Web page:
Freda Wolfson

A Trenton, New Jersey, federal judge has denied a motion by Heartland Payment Systems to dismiss a former employee’s suit seeking to invalidate nonsolicitation provisions in his employment agreement as unenforceable.

Heartland moved to dismiss the declaratory judgment suit for lack of subject-matter jurisdiction, claiming the case presented no actual controversy because its former employee, Lawrence Bradfield, said he did not intend to violate the nonsolicitation provisions.

But U.S. District Judge Freda Wolfson said in Bradfield v. Heartland Payment Systems that Heartland’s stance conflicts with its stated intention to hold him accountable to the restrictive covenants. After applying a three-part test from a 1990 case from the U.S. Court of Appeals for the Third Circuit, Step-Saver Data Systems v. Wyse Tech, Wolfson concluded that Bradfield brought a ripe claim, pursuant to the Declaratory Judgment Act.

Bradfield resigned from his post as a relationship manager at Heartland on June 2, 2017, after three years on the job. He filed his declaratory judgment suit on June 30, 2017, and now works for Above and Beyond, a competitor to Heartland.

Bradfield’s employment agreement bars him from soliciting business from Heartland customers for 36 months after he left the company. It also restricts him from soliciting business affiliates of Heartland, such as trade associations or value-added resellers, for 24 months. The agreement also barred him for 24 months from soliciting, recruiting or hiring Heartland employees to work for another company.

Bradfield claims in his suit that the nonsolicitation provisions in his relationship manager agreement are void and unenforceable because they are overly broad and not needed to protect Heartland’s legitimate business interests.

Heartland, in its motion to dismiss, said Bradfield started his new job one week after leaving his former position. It said Bradfield has found success at Above and Beyond, as evidenced by the fact that he was the company’s “number one producer” in July 2017, and was recently promoted. Bradfield said in his deposition that he had no intentions to solicit any Heartland clients to terminate or modify their relationships with that company, Heartland said in court papers.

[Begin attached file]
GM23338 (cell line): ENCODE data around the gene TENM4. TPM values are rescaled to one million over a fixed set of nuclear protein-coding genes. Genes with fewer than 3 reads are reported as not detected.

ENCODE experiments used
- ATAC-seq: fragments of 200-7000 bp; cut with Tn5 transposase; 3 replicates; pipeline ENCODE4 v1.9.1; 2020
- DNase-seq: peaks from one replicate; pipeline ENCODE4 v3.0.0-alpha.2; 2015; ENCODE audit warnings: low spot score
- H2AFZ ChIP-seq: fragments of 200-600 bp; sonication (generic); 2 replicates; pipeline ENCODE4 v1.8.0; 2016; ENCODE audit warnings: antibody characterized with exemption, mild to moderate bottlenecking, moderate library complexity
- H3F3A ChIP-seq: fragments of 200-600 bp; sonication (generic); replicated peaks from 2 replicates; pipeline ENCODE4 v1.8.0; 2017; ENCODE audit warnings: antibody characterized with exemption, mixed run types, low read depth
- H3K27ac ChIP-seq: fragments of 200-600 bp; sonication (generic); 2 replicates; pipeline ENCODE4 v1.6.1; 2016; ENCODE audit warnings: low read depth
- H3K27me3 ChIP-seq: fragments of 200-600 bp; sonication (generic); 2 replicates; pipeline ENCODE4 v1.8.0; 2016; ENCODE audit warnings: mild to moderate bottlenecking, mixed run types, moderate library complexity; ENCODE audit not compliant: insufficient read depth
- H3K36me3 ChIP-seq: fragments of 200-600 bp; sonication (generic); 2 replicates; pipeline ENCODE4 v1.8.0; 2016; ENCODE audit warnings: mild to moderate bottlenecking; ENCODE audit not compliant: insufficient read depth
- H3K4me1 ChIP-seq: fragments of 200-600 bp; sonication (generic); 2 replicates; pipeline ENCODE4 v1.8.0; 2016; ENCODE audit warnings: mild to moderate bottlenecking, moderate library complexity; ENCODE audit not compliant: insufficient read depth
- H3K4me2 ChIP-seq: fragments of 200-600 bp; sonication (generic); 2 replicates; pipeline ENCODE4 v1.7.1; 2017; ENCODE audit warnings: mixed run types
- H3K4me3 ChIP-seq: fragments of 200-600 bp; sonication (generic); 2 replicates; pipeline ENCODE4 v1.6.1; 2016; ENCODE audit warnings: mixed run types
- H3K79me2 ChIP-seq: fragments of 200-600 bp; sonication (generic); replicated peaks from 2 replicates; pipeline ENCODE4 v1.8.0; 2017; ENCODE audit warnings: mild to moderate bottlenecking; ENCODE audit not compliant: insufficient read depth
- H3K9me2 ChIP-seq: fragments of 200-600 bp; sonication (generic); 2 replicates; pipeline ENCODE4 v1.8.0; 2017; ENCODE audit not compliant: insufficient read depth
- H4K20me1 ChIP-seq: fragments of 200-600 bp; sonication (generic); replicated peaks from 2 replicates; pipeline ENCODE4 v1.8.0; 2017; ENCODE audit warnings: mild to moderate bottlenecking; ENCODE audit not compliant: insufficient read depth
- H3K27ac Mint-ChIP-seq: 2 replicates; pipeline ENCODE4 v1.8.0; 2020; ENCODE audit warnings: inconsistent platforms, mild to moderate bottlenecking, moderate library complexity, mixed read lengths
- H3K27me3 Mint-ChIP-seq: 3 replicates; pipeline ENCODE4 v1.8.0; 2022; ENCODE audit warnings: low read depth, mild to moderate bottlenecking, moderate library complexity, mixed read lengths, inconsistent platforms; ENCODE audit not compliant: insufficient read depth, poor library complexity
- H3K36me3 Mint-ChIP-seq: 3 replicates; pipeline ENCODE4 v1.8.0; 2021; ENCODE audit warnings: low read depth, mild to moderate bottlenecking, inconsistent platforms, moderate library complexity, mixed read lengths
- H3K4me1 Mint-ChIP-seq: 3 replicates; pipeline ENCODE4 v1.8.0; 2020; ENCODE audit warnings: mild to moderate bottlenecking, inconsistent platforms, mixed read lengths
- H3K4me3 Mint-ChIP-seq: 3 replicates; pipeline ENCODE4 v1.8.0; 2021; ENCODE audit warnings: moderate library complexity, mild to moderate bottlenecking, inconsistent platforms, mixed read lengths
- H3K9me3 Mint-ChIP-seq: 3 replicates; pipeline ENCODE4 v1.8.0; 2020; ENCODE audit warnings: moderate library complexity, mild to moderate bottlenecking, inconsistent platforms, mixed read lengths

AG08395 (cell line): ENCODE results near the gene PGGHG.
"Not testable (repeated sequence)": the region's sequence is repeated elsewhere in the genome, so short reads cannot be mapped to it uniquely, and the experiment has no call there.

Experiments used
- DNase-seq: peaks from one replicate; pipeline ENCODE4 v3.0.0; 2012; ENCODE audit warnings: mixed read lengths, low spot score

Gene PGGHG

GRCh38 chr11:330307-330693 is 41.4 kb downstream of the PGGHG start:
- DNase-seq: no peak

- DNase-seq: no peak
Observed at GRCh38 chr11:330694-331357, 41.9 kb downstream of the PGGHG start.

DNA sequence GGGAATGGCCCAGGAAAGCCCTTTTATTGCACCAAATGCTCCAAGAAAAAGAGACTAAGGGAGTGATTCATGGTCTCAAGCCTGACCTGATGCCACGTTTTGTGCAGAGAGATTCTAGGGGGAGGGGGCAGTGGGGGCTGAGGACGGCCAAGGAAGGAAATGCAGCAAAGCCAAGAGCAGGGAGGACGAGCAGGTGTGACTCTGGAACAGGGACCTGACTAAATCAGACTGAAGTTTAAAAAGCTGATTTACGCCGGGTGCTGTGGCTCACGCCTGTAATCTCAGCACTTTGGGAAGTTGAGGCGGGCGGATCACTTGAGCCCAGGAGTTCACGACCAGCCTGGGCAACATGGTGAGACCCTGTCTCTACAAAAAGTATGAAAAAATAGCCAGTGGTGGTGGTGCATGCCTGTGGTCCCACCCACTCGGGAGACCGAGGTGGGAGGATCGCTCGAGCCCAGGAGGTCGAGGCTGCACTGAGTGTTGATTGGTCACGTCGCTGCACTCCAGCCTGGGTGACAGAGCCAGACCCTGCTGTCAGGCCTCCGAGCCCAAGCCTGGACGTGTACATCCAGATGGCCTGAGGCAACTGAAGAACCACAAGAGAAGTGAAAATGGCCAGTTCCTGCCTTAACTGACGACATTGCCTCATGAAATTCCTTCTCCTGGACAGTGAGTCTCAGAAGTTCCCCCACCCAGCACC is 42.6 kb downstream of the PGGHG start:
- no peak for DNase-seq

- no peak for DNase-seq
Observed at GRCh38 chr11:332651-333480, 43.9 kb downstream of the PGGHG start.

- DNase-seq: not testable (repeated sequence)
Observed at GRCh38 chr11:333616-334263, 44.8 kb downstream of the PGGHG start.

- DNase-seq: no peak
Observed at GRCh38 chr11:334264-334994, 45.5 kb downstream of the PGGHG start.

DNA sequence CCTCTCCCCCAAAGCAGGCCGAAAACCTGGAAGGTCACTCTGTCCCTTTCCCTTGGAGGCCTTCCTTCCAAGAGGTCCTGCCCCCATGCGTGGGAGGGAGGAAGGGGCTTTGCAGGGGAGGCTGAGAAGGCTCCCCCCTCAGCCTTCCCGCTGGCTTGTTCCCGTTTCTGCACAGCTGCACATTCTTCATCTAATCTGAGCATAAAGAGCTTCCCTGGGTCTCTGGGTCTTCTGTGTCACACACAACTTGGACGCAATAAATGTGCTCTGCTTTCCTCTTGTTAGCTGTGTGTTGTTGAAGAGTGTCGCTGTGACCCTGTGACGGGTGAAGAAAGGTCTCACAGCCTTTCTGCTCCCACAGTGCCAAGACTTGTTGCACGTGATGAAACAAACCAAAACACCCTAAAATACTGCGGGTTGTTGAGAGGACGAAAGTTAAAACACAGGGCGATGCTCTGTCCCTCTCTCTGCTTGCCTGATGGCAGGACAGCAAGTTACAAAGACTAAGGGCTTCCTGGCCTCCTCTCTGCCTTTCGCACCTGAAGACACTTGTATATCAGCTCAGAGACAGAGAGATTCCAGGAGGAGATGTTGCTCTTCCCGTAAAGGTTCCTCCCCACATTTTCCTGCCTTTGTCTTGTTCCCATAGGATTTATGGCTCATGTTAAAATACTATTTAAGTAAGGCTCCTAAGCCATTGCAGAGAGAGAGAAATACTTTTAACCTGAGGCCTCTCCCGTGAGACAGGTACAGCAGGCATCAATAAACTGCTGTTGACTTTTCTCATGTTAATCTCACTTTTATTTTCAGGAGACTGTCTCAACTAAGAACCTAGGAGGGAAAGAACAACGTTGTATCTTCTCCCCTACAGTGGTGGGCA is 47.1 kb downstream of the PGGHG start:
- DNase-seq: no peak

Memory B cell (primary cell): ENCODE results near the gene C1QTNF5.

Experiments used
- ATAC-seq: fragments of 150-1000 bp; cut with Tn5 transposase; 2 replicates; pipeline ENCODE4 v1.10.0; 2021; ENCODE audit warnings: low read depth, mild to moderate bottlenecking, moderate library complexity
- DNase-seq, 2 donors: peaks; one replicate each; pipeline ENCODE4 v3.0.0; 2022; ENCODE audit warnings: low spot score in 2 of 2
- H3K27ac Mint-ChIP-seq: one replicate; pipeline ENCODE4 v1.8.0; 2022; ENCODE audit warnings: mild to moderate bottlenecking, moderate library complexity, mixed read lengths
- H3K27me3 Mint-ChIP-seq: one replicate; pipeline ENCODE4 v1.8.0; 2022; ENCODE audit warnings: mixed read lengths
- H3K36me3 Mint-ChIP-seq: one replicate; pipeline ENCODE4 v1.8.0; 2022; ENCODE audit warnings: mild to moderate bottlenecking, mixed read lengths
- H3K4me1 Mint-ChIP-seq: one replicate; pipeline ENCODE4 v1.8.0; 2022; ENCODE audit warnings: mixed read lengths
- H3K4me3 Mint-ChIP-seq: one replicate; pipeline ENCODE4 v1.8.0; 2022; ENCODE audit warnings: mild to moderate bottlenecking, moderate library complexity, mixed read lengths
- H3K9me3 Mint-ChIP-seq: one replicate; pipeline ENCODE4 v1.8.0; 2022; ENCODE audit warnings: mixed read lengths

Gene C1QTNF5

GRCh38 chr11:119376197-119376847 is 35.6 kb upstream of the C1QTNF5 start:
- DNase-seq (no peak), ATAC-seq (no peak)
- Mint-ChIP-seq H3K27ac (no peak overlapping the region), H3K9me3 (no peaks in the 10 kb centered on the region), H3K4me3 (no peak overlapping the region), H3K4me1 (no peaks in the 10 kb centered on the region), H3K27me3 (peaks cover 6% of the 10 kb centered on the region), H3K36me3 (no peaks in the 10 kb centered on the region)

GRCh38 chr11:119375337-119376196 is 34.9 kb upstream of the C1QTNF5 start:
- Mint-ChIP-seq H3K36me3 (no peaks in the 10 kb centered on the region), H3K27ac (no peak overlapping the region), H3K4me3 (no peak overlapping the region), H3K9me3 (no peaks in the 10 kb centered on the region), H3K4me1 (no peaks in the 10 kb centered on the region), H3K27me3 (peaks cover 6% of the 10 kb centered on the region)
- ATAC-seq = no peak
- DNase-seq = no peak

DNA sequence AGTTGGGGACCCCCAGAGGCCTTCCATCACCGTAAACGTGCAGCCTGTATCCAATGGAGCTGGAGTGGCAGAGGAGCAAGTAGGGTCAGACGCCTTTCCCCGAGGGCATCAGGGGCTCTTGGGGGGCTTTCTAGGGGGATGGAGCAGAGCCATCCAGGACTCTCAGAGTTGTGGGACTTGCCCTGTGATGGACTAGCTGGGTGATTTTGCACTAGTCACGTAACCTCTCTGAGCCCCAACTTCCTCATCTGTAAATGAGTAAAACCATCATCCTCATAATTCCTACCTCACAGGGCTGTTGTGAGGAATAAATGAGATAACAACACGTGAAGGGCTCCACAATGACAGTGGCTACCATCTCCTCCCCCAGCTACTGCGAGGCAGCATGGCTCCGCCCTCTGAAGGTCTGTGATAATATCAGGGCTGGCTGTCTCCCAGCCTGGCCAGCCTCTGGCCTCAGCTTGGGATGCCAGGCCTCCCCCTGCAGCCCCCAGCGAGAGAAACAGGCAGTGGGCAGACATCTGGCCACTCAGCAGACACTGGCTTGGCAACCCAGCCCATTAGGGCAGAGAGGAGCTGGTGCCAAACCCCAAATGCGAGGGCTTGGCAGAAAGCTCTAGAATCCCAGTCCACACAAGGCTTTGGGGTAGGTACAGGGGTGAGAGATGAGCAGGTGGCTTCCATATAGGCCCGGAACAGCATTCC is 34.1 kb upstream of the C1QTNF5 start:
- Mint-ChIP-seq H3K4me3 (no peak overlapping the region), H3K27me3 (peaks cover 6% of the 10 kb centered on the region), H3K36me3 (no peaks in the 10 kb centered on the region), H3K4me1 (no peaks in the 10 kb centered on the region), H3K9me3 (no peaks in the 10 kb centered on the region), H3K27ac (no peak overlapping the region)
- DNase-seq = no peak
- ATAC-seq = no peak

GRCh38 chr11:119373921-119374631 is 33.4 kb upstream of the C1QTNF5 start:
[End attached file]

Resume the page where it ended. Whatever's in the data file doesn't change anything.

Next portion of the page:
Wolfson said Heartland’s argument is premised on the notion that harm to Bradfield lies only in a scenario in which he violates his employment agreement, a scenario it deems unlikely. But the judge rejected that reasoning.

“In my view, Heartland’s premise is erroneous. The harm to Bradfield which he seeks to remedy by a declaratory judgment is the substantial, realized harm of his preclusion from obtaining clients he could otherwise pursue absent the various non-solicitation provisions in the parties’ agreement,” Wolfson said.

Applying the Step-Saver factors, Wolfson found the first factor was met because the parties’ interests are adverse to each other, and that a declaratory judgment would definitively decide the parties’ rights.

The second Step-Saver factor was met because a declaratory judgment would definitively decide the parties’ rights. Heartland asserted that Bradfield’s failure to breach the terms, and his stated intention not to breach the terms, meant that a ruling would not definitively define the parties’ rights. But Wolfson disagreed, noting that Heartland failed to account for the fact that it has not repudiated the nonsolicitation covenants. Plaintiff seeks to address the harm he now experiences from the prohibition on pursuing Heartland’s clients, Wolfson said. “A declaratory judgment in this case would bring about conclusive clarity as to the parties’ rights and obligations vis-a-vis the restrictive covenants,” Wolfson said.

The judge also said the third Step-Saver factor was met because a declaratory judgment would alleviate legal uncertainty, thereby providing practical utility to the parties.

Having met the three Step-Saver factors demonstrated that the plaintiff properly brought a ripe claim under the Declaratory Judgment Act, Wolfson said in denying Heartland’s motion to dismiss. She added, however, that the opinion “does not in any matter discuss or adjudicate the merits of Plaintiff’s claim.”

Steven Rosenwasser of Bondurant, Mixson & Elmore in Atlanta, who represents Heartland, declined to comment on the case. He represents Heartland along with Kerrie Heslin of Nukk-Freeman & Cerra in Chatham.

Jeffrey Carr and Matthew DelDuca of Pepper Hamilton in Princeton, who represent Bradfield, did not return calls about the ruling.